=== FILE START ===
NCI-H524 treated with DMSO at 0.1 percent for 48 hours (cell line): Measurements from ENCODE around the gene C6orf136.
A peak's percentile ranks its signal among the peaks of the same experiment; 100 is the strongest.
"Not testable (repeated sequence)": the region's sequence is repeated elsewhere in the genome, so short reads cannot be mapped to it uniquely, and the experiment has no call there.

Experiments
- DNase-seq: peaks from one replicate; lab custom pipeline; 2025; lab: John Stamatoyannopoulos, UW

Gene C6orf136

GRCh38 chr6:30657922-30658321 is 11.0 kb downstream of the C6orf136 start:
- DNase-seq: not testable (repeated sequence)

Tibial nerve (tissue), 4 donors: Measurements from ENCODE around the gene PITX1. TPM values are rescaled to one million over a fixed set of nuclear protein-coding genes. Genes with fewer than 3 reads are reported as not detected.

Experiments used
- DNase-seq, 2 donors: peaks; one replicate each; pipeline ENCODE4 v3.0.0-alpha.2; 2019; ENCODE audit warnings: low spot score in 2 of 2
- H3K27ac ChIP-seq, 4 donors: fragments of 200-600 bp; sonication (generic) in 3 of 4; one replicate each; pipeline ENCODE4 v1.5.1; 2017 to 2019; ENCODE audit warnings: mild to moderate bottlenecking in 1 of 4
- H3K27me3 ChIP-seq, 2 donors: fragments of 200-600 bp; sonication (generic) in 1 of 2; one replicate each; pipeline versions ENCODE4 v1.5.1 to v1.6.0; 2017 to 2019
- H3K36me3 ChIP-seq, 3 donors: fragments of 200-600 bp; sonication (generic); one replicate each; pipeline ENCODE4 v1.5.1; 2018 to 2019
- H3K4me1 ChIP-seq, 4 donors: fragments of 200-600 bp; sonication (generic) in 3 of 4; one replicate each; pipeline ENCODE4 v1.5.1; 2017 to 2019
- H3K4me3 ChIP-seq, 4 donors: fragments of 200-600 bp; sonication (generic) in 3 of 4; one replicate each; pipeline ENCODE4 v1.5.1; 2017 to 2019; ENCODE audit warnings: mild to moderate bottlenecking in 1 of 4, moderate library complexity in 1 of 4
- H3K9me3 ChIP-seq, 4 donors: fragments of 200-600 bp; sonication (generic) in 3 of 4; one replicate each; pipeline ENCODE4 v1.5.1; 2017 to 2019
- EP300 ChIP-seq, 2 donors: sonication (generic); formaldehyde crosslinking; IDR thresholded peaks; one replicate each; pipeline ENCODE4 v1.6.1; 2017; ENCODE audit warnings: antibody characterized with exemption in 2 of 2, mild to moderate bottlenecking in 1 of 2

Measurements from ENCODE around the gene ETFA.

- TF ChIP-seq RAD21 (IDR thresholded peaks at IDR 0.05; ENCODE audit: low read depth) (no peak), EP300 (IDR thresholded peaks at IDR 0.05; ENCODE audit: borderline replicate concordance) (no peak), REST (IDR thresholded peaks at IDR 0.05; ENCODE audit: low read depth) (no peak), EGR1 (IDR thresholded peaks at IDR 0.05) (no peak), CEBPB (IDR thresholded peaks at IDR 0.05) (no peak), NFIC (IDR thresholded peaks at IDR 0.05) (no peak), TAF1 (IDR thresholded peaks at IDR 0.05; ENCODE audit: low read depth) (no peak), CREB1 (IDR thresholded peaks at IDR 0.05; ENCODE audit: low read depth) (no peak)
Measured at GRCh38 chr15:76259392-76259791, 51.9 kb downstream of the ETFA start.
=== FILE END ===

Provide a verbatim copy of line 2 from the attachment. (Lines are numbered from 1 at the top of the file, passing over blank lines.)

A peak's percentile ranks its signal among the peaks of the same experiment; 100 is the strongest.